• Dog Walker in Downtown Anchorage Alaska

Winter Care For Canines

Date: October 13, 2012

The weather is getting cold again and most everyone is dealing with “winter preparedness.” However, in the midst of chopping wood and taking down fencing, don’t forget about your dog. Even though dogs have fur, it doesn’t give them enough protection from extreme cold. If the weather gets below 10 or 20 degrees, bring the dog inside. Very young, old, or sick dogs are even less tolerant to the cold, so as temperatures drop be sure that they have a way to stay warm.

It’s also important to get your dog used to colder temperatures incrementally. If they spend some time outside throughout the fall, dogs adapt to the changing of the season by growing more fur and storing more fat. In other words: don’t suddenly decide in the middle of winter that your dog is going to be an outside dog. It will be extremely hard on the dog. By giving the dog’s body a chance to adapt to colder temperatures throughout fall, he’ll be able to withstand winter weather more easily.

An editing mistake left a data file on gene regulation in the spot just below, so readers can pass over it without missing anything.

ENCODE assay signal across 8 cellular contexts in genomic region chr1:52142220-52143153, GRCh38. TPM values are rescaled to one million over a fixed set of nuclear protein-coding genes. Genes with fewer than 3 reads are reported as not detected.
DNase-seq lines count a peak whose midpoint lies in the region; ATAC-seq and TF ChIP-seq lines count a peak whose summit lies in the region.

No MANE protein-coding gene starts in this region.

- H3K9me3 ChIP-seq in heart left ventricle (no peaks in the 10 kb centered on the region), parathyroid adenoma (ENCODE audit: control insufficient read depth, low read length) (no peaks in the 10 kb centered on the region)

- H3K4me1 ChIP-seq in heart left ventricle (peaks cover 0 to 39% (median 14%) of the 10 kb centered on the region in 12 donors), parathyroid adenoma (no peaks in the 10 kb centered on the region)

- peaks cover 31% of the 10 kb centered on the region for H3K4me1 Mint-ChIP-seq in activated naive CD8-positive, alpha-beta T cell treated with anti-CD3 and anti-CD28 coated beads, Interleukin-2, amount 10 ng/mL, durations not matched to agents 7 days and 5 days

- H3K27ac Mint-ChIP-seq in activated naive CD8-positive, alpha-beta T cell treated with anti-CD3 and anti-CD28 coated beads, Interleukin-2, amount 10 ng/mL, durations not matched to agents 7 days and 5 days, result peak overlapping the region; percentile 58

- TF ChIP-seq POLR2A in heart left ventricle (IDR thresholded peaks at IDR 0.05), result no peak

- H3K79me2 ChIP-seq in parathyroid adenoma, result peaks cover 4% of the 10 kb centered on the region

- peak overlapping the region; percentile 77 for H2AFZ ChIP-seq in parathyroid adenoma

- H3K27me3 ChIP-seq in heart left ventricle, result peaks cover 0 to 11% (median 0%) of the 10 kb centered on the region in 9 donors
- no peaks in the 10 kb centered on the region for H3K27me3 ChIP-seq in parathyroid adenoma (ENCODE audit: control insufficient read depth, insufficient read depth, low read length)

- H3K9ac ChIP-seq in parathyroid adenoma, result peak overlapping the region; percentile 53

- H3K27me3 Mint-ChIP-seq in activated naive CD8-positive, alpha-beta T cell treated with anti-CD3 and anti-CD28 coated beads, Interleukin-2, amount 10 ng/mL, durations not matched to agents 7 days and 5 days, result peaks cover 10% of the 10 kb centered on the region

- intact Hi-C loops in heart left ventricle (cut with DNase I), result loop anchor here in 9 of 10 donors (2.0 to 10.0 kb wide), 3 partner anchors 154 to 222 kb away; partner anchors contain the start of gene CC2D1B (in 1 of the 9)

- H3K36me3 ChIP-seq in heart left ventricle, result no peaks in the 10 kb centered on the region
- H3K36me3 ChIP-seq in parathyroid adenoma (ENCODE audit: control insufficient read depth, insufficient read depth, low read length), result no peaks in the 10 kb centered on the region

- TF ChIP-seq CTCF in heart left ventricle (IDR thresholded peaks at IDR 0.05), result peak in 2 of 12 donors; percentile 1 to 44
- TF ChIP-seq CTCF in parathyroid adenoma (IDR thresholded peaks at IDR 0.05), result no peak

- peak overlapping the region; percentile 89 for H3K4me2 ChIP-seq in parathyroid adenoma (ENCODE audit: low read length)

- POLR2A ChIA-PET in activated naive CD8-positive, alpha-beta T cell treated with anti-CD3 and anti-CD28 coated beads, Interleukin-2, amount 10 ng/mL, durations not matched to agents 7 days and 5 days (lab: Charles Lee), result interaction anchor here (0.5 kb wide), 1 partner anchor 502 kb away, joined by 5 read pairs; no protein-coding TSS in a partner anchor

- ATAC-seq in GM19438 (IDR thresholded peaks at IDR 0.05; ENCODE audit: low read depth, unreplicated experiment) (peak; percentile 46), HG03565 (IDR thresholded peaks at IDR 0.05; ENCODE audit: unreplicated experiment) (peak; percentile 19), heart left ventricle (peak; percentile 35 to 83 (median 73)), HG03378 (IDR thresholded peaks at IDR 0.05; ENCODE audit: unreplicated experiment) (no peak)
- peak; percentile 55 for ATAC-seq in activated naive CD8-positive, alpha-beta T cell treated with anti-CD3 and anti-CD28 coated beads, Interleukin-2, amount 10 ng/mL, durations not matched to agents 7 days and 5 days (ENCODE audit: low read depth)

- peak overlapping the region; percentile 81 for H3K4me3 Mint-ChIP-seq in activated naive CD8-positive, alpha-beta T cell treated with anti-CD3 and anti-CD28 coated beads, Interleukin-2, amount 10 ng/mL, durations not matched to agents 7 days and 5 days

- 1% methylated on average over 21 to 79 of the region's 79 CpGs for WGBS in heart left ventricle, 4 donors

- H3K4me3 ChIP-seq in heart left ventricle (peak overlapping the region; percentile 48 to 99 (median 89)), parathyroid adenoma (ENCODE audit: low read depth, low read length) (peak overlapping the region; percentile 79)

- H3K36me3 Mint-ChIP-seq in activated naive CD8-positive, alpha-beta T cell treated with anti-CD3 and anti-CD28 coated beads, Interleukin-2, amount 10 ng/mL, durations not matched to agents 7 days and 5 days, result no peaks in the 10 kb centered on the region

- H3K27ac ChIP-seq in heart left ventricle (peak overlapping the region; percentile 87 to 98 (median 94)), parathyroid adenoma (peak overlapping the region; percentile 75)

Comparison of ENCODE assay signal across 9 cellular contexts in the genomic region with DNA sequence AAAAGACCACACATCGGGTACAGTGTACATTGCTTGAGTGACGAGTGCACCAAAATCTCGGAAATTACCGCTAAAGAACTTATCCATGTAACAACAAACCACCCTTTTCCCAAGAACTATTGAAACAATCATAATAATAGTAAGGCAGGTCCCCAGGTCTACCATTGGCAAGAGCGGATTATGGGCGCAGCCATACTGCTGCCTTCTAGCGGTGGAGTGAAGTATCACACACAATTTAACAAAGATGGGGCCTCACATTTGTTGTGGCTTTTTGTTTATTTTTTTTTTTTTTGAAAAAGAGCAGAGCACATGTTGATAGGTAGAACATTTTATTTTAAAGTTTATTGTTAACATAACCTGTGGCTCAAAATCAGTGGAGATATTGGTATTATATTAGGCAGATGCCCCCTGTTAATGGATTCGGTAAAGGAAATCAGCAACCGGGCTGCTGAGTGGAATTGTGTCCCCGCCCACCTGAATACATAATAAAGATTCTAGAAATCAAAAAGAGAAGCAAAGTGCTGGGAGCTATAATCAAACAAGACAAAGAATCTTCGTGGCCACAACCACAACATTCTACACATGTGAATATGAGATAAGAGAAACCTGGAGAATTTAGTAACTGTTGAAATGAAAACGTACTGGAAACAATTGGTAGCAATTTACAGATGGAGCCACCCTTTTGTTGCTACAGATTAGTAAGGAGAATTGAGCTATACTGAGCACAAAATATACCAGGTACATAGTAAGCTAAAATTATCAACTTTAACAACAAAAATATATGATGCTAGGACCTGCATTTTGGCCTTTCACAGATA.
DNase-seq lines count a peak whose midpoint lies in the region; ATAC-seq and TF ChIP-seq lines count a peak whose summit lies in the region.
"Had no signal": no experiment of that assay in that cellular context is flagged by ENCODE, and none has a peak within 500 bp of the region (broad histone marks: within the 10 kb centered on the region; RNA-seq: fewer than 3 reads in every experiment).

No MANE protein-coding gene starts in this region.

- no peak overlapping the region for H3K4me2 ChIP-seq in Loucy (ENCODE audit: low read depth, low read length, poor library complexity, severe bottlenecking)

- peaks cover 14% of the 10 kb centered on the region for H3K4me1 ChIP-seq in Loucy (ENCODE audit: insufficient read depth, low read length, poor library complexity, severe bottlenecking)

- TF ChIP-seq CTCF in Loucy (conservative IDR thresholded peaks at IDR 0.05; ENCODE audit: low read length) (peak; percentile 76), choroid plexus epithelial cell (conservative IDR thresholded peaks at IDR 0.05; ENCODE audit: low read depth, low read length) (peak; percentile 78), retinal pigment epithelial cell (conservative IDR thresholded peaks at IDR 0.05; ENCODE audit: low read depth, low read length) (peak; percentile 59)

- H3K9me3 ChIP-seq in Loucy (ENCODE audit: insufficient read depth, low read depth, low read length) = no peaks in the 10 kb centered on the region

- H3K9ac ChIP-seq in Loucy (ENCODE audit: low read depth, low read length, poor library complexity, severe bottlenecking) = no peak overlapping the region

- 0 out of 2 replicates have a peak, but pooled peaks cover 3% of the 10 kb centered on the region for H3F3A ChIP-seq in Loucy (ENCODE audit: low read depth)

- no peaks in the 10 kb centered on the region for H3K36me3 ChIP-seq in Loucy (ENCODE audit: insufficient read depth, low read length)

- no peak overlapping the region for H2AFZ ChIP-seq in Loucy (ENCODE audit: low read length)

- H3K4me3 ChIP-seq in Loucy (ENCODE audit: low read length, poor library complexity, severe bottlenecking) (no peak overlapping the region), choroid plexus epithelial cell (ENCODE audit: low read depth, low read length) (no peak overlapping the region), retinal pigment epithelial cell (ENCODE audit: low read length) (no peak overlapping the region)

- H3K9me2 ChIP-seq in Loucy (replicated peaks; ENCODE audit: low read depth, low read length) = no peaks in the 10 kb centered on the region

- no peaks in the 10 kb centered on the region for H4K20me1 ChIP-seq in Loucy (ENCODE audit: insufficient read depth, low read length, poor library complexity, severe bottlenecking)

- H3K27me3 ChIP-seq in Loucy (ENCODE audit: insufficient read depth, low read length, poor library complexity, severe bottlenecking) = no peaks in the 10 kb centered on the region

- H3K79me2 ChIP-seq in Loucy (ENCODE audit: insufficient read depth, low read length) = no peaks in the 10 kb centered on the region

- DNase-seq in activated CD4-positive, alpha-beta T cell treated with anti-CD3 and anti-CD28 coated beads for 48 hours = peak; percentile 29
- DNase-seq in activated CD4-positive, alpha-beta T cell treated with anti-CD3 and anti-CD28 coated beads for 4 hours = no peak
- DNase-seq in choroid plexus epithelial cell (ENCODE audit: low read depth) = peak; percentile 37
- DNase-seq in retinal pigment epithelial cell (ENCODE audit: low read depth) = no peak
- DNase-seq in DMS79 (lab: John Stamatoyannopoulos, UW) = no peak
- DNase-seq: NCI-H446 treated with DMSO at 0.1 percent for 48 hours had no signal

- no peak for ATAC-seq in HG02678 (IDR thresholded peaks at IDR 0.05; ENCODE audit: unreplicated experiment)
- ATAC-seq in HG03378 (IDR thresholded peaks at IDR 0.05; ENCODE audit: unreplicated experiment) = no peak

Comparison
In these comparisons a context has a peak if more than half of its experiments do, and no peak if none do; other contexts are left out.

Your dog may need more food as the temperatures drop as well. If your dog starts losing weight, he’ll be less able to withstand the cold, so it may be necessary to increase his food intake by as much as 25-30% during the winter. It should be obvious, but as the temperatures drop, it’s especially important to give your dog shelter. I have all seen the dogs tied to doghouses out in the cold, rain, wind, and snow. This treatment is simply cruel. Every dog deserves to have a warm dry place to curl up, even if he’s an “outside” dog. Installing a “doggie door” into a garage or mud room can be a good solution because the door allows the dog to go inside whenever the weather turns foul, even if you aren’t home to let him in.

 Getting ready for winter is no small task in Alaska, but by taking a few common sense precautions, you can keep your dog healthy and happy throughout the winter months.